The 'Public Option' Stays Alive for Another Day
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Rumors that the "public option" was dead "were greatly exaggerated," according to one senior Democrat. Now, both the House and the Senate will debate healthcare reform bills including a government-run insurance plan. We hear about that, about cost control and other issues today. Also, the economy's improving, though still dependent on economic stimulus. On Reporter's Notebook, President Obama goes to Dover, Delaware at 4am to observe the return of 18 combat casualties from Afghanistan.
Banner image: Speaker of the House Nancy Pelosi (D-CA) speaks during an event at the US Capitol unveiling the House of Representatives' "Affordable Health Care for America Act" today in Washington, DC. Photo: Win McNamee/Getty Images)
Signs of Economic Life, but Stimulus Dependent ()
After a year of declines, the Gross Domestic Product increased in the third quarter by 3.5%, leading to claims that the worst recession since World War II finally is over. But there's still plenty that's wrong with the economy. Shawn Tully is editor-at-large for Fortune magazine.
- Shawn Tully: Editor-at-Large, Fortune magazine
House Democrats Unveil Healthcare Bill, including Public Option ()
Earlier this week, it was the Senate. President Obama pitched healthcare reform again today, this time to an audience of small business owners. Meantime, Democrats in the House announced it will take up its own version of a government plan to compete with private insurance. Speaker Nancy Pelosi made compromises to get the votes of moderates in her own party. Republicans said her plan came "lurching out of the back rooms…like another freight train of big government with more mandates and more spending and that's not what the American people want in healthcare reform." With debate to begin in both houses, we hear the pros and cons of the "public option" and other issues. If Independent Joe Lieberman won't go along, will a filibuster kill healthcare reform in the Senate?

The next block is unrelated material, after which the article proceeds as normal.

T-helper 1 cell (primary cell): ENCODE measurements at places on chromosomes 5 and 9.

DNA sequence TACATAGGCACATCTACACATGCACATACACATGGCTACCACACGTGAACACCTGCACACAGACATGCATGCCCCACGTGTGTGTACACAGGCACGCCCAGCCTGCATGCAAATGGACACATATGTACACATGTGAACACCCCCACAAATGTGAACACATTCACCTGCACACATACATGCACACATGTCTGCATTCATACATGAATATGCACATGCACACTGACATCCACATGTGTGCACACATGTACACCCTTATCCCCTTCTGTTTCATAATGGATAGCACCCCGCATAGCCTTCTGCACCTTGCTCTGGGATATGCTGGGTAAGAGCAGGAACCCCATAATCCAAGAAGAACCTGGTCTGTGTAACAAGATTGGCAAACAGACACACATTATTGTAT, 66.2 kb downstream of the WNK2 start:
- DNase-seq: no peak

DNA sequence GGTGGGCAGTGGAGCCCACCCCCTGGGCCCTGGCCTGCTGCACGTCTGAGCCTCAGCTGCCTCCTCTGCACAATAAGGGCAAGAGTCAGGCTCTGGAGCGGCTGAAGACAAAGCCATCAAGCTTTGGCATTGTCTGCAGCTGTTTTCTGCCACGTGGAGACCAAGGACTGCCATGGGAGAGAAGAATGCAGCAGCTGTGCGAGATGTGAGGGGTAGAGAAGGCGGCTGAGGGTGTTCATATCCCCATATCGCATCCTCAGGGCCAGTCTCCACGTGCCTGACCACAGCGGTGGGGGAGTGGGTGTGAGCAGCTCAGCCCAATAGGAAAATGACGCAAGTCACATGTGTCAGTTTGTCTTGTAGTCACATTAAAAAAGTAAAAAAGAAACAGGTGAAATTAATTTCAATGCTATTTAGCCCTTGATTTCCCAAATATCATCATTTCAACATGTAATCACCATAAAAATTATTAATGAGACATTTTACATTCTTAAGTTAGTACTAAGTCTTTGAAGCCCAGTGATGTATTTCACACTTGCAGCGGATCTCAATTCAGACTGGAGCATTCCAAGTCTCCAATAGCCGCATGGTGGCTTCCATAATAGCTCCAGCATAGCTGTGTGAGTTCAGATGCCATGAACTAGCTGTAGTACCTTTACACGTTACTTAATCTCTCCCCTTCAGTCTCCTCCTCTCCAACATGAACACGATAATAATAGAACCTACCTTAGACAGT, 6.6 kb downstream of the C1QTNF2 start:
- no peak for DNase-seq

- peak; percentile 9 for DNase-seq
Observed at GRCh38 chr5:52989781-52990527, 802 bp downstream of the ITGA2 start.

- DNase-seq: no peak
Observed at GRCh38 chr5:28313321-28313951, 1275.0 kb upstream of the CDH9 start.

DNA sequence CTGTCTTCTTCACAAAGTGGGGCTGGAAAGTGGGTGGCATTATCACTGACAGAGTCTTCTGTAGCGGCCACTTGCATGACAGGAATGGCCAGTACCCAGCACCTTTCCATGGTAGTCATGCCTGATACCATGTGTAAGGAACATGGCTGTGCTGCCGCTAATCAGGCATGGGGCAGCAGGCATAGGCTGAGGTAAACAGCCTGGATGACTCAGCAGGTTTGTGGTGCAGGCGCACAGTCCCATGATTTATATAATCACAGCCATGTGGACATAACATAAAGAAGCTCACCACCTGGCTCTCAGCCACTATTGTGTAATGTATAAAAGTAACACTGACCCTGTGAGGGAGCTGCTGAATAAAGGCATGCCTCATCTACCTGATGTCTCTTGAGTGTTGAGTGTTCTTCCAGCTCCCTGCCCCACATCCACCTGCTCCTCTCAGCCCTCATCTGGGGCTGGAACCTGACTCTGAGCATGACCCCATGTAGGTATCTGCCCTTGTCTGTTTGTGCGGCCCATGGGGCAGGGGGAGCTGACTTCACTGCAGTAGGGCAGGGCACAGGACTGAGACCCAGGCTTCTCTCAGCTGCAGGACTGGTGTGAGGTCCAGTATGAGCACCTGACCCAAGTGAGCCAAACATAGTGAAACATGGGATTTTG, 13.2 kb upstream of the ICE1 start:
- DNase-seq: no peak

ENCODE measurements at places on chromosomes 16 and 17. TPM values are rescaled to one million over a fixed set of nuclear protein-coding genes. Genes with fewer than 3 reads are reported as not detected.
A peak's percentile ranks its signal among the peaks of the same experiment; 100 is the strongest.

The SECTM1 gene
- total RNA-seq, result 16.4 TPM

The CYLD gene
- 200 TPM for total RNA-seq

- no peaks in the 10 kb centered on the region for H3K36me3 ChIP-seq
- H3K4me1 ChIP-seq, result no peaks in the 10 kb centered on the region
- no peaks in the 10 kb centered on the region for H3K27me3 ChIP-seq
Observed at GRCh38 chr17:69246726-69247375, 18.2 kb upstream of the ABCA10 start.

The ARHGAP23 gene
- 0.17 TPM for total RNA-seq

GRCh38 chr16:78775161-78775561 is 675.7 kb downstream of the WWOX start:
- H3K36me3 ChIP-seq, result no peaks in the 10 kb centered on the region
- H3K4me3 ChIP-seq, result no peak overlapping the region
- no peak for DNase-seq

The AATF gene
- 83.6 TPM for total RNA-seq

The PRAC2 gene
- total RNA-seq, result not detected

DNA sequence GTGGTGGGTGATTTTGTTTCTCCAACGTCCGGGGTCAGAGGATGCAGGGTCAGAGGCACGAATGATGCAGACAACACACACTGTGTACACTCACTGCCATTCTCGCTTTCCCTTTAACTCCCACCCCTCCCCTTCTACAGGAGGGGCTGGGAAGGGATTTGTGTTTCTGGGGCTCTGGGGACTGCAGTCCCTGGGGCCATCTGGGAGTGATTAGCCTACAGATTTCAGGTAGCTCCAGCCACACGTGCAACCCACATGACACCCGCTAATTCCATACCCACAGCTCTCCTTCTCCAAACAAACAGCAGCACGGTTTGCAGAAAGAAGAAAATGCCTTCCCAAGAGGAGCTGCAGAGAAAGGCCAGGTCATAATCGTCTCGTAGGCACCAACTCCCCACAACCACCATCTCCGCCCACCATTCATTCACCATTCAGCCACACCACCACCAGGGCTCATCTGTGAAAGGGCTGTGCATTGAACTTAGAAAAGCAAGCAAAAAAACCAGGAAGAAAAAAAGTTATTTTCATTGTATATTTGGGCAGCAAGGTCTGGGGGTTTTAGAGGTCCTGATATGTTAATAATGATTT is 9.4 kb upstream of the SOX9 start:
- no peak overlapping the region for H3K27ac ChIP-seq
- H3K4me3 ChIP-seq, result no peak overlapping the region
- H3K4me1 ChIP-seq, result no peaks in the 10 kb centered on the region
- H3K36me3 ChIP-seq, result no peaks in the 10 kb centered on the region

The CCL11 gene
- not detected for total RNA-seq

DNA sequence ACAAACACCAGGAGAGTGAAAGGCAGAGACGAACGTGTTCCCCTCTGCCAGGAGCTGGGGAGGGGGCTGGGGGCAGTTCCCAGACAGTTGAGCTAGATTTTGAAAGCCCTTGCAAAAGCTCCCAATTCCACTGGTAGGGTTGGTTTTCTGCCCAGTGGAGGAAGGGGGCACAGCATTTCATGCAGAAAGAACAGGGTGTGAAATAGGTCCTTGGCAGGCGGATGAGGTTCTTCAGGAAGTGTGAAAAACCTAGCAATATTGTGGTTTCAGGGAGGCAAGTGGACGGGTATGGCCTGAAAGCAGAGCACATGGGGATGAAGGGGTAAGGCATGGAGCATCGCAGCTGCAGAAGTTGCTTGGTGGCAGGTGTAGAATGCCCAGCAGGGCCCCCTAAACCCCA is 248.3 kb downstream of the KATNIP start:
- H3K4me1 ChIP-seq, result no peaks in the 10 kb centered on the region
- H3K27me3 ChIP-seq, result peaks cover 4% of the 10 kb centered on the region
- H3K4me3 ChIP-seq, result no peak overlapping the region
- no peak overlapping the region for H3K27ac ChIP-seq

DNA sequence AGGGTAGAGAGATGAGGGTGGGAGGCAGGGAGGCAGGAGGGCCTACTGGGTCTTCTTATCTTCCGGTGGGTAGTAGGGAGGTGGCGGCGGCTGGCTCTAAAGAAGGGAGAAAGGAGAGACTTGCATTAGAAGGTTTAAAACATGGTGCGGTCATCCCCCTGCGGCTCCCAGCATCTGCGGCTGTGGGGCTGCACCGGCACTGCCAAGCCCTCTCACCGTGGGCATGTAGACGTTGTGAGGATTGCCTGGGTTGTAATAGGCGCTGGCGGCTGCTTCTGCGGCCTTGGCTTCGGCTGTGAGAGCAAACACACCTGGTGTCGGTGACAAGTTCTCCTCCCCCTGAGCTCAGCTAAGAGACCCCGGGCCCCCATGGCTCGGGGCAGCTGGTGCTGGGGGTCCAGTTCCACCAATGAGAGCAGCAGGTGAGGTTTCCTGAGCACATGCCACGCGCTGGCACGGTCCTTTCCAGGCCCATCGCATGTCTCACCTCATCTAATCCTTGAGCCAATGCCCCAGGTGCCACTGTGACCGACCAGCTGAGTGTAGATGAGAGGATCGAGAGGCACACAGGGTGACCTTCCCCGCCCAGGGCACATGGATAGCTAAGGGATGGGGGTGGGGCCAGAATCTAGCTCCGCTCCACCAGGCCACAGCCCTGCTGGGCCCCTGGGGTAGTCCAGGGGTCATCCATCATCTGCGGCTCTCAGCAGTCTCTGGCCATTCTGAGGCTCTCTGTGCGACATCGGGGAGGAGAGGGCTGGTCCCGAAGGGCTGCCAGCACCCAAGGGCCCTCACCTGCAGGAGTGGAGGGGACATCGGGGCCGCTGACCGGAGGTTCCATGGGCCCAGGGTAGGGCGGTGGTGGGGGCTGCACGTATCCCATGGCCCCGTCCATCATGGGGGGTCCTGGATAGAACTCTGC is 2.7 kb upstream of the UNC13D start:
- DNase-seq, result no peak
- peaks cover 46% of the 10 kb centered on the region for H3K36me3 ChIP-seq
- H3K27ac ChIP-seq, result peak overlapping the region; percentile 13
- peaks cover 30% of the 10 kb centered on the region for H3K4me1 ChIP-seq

- Susan Dentzer: Editor-in-Chief, Health Affairs journal
- Roger Hickey: Co-Founder, Healthcare for America Now
- James Gelfand: Senior Manager of Health Policy, US Chamber of Commerce
- Robert Laszewski: President, Health Policy and Strategy Associates
- Ceci Connolly: National Health Policy Reporter, Washington Post
Obama Makes His Own Statement as a War-Time President ()
For 18 years, there was a ban on media coverage of the return of fallen American soldiers from overseas combat. President Obama lifted the ban this year. Early this morning he flew from the White House to Dover Air Force Base in Delaware to observe the transfer of 18 coffins from a military plane to the custody of grieving families. Julian Zelizer is Professor of History and Public Affairs at Princeton University.
- Julian Zelizer: Professor of History, Princeton University
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